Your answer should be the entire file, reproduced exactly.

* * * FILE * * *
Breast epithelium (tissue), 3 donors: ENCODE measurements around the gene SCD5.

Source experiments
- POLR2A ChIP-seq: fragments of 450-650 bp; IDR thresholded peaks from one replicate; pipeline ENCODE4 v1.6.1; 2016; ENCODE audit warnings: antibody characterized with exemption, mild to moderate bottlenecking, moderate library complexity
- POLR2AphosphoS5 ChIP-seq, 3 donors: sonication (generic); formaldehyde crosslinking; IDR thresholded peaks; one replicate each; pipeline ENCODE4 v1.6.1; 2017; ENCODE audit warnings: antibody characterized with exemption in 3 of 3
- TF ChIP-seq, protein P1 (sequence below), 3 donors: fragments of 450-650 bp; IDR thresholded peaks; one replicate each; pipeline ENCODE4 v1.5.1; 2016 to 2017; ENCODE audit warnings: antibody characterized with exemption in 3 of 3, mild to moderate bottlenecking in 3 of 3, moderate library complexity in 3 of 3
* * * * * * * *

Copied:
Breast epithelium (tissue), 3 donors: ENCODE measurements around the gene SCD5.

Source experiments
- POLR2A ChIP-seq: fragments of 450-650 bp; IDR thresholded peaks from one replicate; pipeline ENCODE4 v1.6.1; 2016; ENCODE audit warnings: antibody characterized with exemption, mild to moderate bottlenecking, moderate library complexity
- POLR2AphosphoS5 ChIP-seq, 3 donors: sonication (generic); formaldehyde crosslinking; IDR thresholded peaks; one replicate each; pipeline ENCODE4 v1.6.1; 2017; ENCODE audit warnings: antibody characterized with exemption in 3 of 3
- TF ChIP-seq, protein P1 (sequence below), 3 donors: fragments of 450-650 bp; IDR thresholded peaks; one replicate each; pipeline ENCODE4 v1.5.1; 2016 to 2017; ENCODE audit warnings: antibody characterized with exemption in 3 of 3, mild to moderate bottlenecking in 3 of 3, moderate library complexity in 3 of 3